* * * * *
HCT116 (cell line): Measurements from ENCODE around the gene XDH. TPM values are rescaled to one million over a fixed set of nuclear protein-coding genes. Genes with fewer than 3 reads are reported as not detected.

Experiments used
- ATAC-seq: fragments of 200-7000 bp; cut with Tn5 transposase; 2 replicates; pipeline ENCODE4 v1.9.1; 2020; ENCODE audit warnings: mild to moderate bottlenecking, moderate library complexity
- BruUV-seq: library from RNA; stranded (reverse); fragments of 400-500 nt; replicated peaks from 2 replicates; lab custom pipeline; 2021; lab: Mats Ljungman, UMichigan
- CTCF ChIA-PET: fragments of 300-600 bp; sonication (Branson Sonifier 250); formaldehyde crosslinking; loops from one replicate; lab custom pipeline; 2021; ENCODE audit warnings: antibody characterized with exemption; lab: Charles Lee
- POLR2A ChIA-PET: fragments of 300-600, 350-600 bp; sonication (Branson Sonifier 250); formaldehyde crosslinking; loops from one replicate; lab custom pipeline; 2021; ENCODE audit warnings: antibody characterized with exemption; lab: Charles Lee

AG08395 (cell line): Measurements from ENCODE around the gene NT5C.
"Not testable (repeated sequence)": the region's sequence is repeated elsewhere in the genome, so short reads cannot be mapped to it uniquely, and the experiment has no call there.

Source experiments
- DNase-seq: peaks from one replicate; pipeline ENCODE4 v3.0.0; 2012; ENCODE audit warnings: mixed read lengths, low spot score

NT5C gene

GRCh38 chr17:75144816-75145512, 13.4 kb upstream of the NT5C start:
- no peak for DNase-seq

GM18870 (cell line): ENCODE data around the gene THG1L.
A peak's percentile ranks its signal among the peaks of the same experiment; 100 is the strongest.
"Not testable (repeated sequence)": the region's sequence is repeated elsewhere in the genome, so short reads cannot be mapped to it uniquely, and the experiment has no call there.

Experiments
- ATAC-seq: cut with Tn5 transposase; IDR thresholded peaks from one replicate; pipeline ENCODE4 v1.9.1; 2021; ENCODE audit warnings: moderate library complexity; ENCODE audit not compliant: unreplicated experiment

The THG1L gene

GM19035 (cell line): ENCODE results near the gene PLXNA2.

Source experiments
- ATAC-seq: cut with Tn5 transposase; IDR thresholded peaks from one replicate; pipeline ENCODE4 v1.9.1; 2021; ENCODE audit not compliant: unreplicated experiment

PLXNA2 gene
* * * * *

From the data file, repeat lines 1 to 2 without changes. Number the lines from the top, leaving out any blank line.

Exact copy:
HCT116 (cell line): Measurements from ENCODE around the gene XDH. TPM values are rescaled to one million over a fixed set of nuclear protein-coding genes. Genes with fewer than 3 reads are reported as not detected.

Experiments used